Fleming Rutledge recently delivered the Parchman Lectures at Truett Divinity School located at Baylor University on the theme “By the Word Worked: The Unique Power of Biblical Preaching.” I recently had the opportunity to watch the first two lectures which are available for public viewing through the Parchman Lectures Media Library.
In the second half of the first lecture, Rutledge incisively identified four trends that weaken the power of contemporary preaching, before positing five counter-affirmations about the power of the preached word. In what follows, I’ll attempt to summarize her important observations, in the hope of encouraging interested readers to watch the lecture itself.
The four trends that Rutledge identifies as weakening the power of contemporary preaching are:
1.) Preachers have forgotten how to be theological. This concern has become a central focus in my own teaching and writing ministry. In many ways, Rutledge’s other trends can be understood to be the outworking of this development. The anthropological turn in preaching leaves preachers with much to say about human potential and possibility, but very little to say about God.
2.) Many sermons today depict an all-loving, all-embracing, but largely passive God who is the object of our religious search. This is evident in the way that the hortatory and therapeutic have now eclipsed the revelatory in contemporary sermons. Preachers speak in terms of our spiritual journey, rather than the God who comes to find us.
3.) The “Jesus Keyrgma” has replaced the “Christ Kerygma.” I might be inclined to be a bit more cautious about the terms used here, as they could reinscribe the modern division between the Jesus of History and the Christ of Faith that Rutledge has no interest in promulgating. However, her point is well-taken, in that in many sermons Jesus stands as a moral exemplar (and often one who merely serves to shore up ideological convictions we already hold on prior grounds) and not the incarnate Word who brings healing to the cosmos through his redemptive self-offering and reign.
4.) Sermons tend to be timid and lack urgency. This is particularly on display at the end of many sermons that end with the whimper of exhortation rather than the bold proclamation of promise.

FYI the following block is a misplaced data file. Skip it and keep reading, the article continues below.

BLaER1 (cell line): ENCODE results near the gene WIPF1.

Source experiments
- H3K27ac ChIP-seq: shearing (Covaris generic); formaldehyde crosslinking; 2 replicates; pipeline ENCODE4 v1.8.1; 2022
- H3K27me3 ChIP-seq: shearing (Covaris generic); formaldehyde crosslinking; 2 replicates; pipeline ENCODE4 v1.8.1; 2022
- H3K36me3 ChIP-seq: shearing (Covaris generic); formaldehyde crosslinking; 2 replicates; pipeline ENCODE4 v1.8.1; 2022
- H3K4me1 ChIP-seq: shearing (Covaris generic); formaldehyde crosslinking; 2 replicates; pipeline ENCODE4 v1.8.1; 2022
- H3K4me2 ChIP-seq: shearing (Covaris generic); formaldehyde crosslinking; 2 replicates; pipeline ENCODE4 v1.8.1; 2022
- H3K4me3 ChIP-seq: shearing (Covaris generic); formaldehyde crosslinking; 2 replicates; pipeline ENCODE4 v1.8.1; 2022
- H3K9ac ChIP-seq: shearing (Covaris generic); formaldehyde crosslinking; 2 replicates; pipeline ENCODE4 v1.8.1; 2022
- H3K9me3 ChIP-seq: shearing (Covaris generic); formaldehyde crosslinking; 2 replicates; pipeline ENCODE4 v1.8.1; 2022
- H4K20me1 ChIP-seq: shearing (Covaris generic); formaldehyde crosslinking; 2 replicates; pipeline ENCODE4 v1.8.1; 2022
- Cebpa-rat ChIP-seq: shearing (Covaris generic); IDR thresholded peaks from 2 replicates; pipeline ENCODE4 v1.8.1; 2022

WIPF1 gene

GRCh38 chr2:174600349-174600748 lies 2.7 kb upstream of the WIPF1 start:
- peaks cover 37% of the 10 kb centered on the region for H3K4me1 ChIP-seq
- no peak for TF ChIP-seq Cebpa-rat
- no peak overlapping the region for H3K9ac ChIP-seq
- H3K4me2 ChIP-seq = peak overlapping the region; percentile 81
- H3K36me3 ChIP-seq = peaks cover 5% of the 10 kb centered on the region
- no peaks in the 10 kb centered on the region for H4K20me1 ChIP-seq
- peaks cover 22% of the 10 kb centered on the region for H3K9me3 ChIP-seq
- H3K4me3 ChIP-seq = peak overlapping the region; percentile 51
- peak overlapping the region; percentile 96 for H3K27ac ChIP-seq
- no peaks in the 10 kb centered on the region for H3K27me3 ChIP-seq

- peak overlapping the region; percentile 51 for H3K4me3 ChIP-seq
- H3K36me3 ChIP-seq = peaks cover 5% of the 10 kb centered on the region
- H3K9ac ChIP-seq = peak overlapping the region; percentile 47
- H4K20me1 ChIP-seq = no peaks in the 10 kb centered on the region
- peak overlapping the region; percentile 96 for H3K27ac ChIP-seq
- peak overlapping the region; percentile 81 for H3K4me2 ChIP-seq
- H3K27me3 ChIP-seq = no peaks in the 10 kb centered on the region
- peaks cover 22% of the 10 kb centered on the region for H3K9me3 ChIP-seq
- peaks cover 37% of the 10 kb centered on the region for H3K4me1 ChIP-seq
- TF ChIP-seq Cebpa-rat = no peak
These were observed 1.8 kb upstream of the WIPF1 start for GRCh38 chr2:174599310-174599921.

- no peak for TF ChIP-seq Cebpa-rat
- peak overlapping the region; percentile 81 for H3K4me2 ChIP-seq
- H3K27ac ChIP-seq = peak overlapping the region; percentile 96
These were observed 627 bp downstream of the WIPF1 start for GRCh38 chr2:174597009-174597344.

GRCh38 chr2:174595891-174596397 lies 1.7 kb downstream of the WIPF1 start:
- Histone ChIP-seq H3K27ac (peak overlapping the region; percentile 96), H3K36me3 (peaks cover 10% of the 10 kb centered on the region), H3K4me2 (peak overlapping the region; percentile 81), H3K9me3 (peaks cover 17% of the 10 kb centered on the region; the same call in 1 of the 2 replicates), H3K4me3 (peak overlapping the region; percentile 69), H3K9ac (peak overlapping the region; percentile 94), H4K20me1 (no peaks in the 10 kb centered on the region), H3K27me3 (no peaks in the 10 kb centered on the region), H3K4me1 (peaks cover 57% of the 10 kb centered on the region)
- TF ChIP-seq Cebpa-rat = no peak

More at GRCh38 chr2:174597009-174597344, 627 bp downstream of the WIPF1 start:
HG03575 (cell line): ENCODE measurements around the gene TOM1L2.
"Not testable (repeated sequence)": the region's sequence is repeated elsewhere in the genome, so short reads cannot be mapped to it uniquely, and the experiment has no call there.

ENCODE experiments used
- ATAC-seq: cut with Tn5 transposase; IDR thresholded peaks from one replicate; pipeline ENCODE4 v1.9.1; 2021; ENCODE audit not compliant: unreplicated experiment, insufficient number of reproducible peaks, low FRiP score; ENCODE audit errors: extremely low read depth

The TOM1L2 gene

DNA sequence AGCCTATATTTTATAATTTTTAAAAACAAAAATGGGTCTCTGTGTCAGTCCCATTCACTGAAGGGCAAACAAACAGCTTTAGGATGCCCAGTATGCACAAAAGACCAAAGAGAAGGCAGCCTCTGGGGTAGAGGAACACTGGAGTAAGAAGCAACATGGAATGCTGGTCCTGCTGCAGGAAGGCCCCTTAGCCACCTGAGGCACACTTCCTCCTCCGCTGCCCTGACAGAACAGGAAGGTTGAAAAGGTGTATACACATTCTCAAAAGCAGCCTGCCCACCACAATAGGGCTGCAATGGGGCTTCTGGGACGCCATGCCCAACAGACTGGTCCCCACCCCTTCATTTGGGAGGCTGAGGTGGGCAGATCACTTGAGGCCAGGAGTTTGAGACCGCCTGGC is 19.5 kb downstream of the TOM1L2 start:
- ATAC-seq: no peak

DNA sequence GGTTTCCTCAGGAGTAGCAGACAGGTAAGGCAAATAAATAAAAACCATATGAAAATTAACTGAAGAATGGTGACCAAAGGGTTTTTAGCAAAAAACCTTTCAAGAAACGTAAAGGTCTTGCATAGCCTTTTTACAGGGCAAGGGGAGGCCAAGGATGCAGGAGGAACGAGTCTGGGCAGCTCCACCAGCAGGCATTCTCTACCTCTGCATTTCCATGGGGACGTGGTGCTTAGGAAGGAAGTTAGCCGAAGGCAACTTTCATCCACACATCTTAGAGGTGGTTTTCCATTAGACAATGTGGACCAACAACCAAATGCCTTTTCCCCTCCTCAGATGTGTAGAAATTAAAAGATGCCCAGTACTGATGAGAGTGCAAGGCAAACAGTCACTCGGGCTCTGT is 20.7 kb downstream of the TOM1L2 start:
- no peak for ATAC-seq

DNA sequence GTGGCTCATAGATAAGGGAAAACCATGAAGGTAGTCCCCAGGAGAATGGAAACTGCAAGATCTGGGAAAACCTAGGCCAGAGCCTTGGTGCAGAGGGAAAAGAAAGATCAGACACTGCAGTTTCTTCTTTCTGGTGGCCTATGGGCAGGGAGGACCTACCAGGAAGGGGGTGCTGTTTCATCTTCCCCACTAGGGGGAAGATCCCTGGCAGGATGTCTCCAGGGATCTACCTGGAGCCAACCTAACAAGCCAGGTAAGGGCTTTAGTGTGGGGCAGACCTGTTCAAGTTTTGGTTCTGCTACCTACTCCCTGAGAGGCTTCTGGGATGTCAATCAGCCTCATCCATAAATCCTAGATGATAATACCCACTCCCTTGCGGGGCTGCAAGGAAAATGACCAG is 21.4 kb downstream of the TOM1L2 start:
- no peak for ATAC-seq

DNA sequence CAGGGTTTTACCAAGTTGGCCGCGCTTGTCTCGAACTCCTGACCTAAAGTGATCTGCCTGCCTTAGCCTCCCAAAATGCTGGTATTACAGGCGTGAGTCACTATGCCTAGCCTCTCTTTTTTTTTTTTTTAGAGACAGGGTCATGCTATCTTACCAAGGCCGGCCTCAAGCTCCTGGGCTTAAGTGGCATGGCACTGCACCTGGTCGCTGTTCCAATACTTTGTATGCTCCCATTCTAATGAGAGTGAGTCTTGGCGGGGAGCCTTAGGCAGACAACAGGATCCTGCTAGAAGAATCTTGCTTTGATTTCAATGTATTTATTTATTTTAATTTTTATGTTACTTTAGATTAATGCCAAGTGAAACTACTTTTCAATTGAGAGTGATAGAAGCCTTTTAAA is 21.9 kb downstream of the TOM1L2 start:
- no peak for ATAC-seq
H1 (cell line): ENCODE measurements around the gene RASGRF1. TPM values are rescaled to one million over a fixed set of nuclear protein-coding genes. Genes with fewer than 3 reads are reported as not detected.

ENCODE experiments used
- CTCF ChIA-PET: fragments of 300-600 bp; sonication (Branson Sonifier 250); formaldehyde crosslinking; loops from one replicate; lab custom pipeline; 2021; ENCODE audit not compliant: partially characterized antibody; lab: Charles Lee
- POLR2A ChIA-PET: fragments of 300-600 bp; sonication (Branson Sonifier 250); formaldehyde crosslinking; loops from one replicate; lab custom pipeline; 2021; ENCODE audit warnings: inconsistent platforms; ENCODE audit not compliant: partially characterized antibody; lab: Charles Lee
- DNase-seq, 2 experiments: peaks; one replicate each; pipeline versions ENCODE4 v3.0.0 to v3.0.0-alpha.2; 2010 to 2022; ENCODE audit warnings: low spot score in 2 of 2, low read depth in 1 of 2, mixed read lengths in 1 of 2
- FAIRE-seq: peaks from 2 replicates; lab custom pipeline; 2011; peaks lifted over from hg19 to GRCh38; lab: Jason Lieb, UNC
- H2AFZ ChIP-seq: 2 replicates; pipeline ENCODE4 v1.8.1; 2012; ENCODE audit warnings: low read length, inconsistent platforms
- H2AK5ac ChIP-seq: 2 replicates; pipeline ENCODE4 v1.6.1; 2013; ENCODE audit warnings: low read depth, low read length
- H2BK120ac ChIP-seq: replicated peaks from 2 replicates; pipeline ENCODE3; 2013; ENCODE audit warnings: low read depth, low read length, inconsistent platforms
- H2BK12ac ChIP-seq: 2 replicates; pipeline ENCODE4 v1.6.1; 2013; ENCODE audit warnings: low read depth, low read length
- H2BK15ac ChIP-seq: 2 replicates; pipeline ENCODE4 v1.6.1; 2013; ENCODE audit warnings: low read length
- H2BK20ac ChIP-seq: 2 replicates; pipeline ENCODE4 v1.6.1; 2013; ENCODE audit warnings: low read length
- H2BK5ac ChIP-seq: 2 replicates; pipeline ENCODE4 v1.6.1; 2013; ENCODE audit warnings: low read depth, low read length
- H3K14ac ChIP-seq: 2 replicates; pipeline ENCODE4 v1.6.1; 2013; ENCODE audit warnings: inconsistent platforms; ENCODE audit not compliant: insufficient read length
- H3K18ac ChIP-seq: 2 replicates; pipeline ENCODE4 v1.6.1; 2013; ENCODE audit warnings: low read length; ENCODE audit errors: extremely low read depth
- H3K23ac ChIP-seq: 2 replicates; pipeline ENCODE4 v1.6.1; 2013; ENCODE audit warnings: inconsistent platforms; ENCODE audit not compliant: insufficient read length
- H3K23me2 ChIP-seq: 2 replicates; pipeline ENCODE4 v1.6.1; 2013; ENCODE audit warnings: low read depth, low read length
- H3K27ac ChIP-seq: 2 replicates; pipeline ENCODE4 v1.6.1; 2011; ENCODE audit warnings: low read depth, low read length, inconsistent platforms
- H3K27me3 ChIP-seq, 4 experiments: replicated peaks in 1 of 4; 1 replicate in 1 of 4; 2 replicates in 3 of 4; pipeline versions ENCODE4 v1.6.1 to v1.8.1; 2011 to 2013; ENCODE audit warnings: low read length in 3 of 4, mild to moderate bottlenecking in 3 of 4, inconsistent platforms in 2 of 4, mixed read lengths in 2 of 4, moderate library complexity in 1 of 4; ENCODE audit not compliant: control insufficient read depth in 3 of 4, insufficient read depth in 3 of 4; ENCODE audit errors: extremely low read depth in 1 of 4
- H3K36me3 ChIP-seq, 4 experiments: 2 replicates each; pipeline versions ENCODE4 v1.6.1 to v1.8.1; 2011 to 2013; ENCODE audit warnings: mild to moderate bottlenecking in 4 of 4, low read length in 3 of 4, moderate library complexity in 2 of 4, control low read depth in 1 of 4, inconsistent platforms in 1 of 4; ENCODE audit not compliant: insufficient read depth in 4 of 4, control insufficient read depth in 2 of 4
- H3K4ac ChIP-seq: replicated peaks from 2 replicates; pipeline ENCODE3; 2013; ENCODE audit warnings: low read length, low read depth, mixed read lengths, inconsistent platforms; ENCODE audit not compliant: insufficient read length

In the face of these erosive trends, Rutledge puts forward five counter-affirmations:
1.) The Word of God is, above all, powerful. Our faith and very existence are predicated upon the three words, “And God said.”
2.) God is the subject of the verbs in a truly biblical sermon. I first heard this from Fleming Rutledge over a decade ago and I continue to hear these words rattling around inside my head whenever I am preparing to preach.
3.) God is active in the world. Rutledge sees this as the largest area of dispute between theology which is biblical and that which is merely liberal. However, I’m afraid much evangelical preaching has similarly devolved into human beings talking about themselves in a loud voice.1
4.) A robust Christology is at the heart of powerful preaching. The temptation to read the teachings and ministry of Jesus in the Synoptic Gospels in anthropological terms can only be overcome by proclaiming the full identity of Christ the incarnate Word as attested to in John, Hebrews, the writings of Paul, and the Synoptics themselves. The teachings and ministry of Jesus are not discarded, but rather placed within their proper theological context.
5.) The Word of God is urgent. The congregation must know that the preacher is convicted and convinced by what they are proclaiming and the congregation has an important role to play in upholding its pastors in this task.
- See, for example, my critique of Andy Stanley’s homiletical method in “A Tale of Two Stanleys” in Stanley Hauerwas with Robert J. Dean, Minding the Web: Making Theological Connections (Eugene: Cascade, 2018), 292-309. ↩